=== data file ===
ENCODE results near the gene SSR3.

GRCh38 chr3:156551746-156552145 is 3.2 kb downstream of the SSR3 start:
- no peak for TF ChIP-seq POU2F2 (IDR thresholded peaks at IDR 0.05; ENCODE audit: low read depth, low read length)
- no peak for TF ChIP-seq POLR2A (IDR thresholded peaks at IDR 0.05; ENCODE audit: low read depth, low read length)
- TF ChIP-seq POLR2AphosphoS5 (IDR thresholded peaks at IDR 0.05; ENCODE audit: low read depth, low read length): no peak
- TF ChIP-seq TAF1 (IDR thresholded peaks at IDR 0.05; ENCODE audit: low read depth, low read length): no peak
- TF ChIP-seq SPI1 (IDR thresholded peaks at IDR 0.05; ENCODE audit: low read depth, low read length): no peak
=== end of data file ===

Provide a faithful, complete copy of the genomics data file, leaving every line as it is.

ENCODE results near the gene SSR3.

GRCh38 chr3:156551746-156552145 is 3.2 kb downstream of the SSR3 start:
- no peak for TF ChIP-seq POU2F2 (IDR thresholded peaks at IDR 0.05; ENCODE audit: low read depth, low read length)
- no peak for TF ChIP-seq POLR2A (IDR thresholded peaks at IDR 0.05; ENCODE audit: low read depth, low read length)
- TF ChIP-seq POLR2AphosphoS5 (IDR thresholded peaks at IDR 0.05; ENCODE audit: low read depth, low read length): no peak
- TF ChIP-seq TAF1 (IDR thresholded peaks at IDR 0.05; ENCODE audit: low read depth, low read length): no peak
- TF ChIP-seq SPI1 (IDR thresholded peaks at IDR 0.05; ENCODE audit: low read depth, low read length): no peak